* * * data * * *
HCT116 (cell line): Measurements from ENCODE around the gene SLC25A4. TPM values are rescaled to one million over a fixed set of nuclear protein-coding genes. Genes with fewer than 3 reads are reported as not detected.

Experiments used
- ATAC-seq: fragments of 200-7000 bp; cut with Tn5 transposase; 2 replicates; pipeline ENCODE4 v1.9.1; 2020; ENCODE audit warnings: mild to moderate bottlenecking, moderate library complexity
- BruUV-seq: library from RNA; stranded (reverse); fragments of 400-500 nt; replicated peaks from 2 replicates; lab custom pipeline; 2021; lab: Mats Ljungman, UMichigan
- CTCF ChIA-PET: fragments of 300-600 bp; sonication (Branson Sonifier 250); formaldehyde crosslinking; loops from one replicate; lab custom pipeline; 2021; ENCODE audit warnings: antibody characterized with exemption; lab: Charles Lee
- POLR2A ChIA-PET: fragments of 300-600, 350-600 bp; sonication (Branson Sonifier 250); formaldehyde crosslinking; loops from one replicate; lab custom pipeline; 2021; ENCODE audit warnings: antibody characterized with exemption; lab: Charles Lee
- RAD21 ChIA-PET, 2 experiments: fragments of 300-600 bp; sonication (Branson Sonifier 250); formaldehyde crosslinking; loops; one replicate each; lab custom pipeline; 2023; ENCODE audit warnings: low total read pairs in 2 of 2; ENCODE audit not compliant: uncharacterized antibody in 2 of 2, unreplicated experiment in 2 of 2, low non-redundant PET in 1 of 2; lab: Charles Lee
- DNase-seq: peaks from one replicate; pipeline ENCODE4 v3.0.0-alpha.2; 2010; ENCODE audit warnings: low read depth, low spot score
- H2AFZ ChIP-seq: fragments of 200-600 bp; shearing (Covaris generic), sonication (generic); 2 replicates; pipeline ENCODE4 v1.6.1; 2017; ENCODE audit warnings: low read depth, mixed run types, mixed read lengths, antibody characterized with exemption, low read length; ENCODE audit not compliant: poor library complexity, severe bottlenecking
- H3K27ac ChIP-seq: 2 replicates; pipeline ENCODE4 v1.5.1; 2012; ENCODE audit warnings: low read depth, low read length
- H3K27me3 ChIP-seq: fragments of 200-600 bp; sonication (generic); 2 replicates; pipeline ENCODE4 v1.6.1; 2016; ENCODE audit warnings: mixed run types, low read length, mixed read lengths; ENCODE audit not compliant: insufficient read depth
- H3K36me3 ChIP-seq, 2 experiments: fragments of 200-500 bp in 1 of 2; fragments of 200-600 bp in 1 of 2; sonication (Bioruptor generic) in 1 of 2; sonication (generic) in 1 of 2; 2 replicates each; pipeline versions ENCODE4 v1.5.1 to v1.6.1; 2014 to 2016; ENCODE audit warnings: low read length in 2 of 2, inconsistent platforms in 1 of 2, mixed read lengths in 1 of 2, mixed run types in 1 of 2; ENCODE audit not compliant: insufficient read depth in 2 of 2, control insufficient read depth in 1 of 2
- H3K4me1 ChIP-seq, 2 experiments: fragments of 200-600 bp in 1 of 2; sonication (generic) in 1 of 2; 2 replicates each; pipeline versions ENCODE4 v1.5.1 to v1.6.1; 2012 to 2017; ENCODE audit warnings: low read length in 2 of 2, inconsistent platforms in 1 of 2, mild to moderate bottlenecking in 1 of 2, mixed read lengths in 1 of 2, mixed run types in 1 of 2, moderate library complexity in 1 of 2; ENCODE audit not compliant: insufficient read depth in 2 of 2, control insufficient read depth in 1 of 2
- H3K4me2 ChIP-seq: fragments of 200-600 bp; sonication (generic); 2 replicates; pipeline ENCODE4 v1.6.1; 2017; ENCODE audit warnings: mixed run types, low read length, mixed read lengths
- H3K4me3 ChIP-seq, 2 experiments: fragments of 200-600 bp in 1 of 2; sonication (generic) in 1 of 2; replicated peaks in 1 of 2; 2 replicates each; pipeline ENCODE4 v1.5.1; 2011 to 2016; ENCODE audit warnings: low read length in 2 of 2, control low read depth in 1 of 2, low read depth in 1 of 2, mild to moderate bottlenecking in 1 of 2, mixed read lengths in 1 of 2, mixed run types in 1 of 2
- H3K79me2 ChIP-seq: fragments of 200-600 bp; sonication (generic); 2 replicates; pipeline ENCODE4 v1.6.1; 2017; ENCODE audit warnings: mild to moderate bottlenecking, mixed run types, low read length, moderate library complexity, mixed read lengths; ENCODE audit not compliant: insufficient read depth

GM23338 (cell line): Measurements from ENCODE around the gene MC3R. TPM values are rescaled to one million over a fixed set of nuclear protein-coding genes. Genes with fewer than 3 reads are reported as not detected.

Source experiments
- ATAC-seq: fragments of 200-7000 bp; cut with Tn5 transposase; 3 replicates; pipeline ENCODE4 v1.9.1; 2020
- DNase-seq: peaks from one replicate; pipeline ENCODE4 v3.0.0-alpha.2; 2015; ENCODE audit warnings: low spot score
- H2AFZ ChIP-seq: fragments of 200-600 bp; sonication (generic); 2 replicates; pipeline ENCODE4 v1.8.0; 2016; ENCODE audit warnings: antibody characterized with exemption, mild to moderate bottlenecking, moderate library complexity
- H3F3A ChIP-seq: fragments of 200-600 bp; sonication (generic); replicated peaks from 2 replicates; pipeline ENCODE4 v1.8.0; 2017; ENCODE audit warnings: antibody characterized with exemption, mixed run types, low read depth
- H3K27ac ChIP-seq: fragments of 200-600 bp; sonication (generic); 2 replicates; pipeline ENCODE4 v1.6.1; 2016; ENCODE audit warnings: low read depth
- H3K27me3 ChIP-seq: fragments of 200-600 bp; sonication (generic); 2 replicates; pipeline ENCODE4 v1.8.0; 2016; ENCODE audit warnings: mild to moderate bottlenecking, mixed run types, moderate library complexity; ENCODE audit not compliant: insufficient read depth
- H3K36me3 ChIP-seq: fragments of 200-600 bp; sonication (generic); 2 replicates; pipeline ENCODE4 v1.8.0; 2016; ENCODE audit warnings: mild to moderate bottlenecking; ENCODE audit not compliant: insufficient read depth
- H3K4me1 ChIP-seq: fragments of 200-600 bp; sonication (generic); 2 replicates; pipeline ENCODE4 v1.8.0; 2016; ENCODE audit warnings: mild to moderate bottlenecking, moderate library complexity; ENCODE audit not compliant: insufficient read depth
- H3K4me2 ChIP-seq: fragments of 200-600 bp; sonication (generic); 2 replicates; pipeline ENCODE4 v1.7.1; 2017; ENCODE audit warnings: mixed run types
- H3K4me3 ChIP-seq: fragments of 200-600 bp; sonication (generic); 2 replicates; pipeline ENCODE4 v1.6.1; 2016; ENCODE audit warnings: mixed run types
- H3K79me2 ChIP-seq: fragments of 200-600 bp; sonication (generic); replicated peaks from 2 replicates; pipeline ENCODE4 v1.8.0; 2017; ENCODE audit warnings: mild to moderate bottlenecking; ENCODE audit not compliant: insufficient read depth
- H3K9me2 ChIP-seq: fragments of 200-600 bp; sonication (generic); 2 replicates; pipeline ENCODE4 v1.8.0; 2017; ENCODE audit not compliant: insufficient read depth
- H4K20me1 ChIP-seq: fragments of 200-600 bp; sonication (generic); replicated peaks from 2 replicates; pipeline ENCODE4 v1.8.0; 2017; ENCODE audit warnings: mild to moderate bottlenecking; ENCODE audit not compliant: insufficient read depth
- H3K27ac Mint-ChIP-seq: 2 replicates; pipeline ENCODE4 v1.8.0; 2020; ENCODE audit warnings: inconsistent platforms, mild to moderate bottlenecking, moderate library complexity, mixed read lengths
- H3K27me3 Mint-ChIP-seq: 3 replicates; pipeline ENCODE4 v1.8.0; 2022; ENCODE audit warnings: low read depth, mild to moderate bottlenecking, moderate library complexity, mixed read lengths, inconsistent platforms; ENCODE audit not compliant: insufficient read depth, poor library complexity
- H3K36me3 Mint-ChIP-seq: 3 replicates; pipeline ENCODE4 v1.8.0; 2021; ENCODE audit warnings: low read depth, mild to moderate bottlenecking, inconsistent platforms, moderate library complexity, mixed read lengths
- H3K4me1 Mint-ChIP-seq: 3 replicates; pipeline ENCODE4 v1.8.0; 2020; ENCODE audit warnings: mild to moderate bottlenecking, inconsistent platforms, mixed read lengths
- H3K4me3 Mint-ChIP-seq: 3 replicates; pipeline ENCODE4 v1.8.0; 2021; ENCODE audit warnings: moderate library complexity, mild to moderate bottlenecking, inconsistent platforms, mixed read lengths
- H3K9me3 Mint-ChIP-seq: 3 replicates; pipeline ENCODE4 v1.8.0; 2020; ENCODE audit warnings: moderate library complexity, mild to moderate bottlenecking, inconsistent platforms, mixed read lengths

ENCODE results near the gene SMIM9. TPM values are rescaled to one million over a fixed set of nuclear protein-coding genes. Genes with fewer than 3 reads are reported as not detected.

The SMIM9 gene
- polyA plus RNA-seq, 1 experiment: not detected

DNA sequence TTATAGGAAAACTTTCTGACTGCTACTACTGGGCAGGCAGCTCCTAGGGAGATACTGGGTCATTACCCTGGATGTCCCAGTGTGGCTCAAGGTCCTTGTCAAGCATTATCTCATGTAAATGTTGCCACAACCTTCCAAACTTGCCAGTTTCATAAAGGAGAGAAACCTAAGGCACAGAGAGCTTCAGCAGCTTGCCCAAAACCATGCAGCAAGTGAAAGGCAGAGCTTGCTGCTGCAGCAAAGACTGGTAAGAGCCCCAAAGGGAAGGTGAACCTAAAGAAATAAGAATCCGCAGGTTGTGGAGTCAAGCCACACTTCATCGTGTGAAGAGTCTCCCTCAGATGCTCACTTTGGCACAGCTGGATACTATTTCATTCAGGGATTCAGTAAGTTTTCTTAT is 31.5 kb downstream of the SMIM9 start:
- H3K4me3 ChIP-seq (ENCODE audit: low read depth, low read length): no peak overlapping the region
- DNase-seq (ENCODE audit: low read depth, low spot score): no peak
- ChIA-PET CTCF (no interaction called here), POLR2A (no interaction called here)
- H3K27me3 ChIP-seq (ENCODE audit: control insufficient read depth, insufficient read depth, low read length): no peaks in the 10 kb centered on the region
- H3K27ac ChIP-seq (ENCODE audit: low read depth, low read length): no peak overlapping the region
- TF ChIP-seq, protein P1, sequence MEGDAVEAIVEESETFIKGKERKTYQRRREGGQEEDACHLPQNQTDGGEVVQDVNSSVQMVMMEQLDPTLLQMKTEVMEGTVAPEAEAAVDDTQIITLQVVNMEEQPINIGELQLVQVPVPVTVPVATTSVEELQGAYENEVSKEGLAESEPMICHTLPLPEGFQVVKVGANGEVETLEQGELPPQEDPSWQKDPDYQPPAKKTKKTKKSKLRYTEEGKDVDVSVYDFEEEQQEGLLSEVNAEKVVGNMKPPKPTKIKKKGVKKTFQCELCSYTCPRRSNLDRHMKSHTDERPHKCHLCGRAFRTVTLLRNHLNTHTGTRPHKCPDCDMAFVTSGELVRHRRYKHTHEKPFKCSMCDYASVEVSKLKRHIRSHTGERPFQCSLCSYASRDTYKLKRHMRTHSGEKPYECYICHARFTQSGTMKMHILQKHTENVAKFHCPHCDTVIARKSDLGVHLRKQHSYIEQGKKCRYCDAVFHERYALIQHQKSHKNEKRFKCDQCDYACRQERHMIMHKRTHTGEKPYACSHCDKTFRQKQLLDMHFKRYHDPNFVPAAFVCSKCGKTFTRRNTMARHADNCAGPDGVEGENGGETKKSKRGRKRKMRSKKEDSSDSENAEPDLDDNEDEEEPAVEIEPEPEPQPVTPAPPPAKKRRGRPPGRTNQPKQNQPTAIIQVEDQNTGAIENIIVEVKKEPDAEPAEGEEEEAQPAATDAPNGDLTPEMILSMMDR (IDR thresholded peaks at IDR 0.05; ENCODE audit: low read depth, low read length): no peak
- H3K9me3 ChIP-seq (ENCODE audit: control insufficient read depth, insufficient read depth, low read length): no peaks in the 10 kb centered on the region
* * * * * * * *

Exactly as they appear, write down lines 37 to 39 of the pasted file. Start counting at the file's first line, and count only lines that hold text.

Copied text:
- H3K9me3 Mint-ChIP-seq: 3 replicates; pipeline ENCODE4 v1.8.0; 2020; ENCODE audit warnings: moderate library complexity, mild to moderate bottlenecking, inconsistent platforms, mixed read lengths

ENCODE results near the gene SMIM9. TPM values are rescaled to one million over a fixed set of nuclear protein-coding genes. Genes with fewer than 3 reads are reported as not detected.

The SMIM9 gene